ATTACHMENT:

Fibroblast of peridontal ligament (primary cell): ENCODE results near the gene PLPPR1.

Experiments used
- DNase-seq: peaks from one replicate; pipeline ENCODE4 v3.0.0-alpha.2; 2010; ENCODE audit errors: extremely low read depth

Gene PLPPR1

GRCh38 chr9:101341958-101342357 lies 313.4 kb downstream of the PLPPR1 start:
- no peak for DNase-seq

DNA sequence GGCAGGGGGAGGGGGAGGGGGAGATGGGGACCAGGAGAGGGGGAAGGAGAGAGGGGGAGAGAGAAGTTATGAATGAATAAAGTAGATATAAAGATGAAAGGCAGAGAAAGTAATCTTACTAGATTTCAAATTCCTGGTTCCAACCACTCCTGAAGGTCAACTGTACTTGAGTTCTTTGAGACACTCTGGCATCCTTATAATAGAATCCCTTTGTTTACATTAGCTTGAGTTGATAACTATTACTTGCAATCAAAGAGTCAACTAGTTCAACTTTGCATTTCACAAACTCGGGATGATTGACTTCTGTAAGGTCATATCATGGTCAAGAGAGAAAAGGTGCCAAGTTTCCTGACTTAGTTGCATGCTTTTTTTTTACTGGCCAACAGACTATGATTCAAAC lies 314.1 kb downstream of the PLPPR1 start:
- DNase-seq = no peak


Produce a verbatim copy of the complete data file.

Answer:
Fibroblast of peridontal ligament (primary cell): ENCODE results near the gene PLPPR1.

Experiments used
- DNase-seq: peaks from one replicate; pipeline ENCODE4 v3.0.0-alpha.2; 2010; ENCODE audit errors: extremely low read depth

Gene PLPPR1

GRCh38 chr9:101341958-101342357 lies 313.4 kb downstream of the PLPPR1 start:
- no peak for DNase-seq

DNA sequence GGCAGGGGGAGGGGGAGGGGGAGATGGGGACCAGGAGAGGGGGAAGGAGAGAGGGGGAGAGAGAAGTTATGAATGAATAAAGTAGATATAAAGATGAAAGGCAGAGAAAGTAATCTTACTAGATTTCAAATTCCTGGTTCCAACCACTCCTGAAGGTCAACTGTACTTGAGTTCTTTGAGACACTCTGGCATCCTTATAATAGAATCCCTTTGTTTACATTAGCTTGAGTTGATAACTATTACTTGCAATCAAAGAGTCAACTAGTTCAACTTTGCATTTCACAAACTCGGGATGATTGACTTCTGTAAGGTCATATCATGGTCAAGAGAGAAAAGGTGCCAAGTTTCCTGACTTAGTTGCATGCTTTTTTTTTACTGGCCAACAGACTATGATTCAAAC lies 314.1 kb downstream of the PLPPR1 start:
- DNase-seq = no peak